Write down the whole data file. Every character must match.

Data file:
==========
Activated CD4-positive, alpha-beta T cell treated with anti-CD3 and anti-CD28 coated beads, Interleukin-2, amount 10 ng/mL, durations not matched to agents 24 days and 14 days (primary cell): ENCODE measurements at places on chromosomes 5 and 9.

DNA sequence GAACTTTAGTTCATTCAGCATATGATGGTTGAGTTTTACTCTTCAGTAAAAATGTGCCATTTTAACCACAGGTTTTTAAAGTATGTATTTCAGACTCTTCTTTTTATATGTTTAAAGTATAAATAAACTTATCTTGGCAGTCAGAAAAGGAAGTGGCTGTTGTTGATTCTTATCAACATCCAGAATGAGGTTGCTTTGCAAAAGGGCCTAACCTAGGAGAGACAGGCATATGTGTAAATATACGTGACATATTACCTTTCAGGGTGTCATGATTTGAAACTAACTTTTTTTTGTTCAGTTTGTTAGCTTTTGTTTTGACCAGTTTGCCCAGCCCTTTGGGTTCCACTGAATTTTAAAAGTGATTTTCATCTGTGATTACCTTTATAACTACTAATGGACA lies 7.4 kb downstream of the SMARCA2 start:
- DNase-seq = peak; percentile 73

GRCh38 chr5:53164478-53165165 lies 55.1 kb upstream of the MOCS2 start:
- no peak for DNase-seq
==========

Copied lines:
Activated CD4-positive, alpha-beta T cell treated with anti-CD3 and anti-CD28 coated beads, Interleukin-2, amount 10 ng/mL, durations not matched to agents 24 days and 14 days (primary cell): ENCODE measurements at places on chromosomes 5 and 9.

DNA sequence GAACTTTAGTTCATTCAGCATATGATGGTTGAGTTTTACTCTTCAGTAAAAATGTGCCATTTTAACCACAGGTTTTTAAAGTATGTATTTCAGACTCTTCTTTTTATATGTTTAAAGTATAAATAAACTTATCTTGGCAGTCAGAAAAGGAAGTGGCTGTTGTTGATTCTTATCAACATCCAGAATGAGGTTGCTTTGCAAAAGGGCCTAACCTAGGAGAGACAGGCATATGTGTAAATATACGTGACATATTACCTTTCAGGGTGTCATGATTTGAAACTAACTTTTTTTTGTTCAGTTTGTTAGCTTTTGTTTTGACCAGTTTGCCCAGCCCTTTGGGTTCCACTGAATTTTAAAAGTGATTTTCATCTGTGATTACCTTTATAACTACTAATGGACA lies 7.4 kb downstream of the SMARCA2 start:
- DNase-seq = peak; percentile 73

GRCh38 chr5:53164478-53165165 lies 55.1 kb upstream of the MOCS2 start:
- no peak for DNase-seq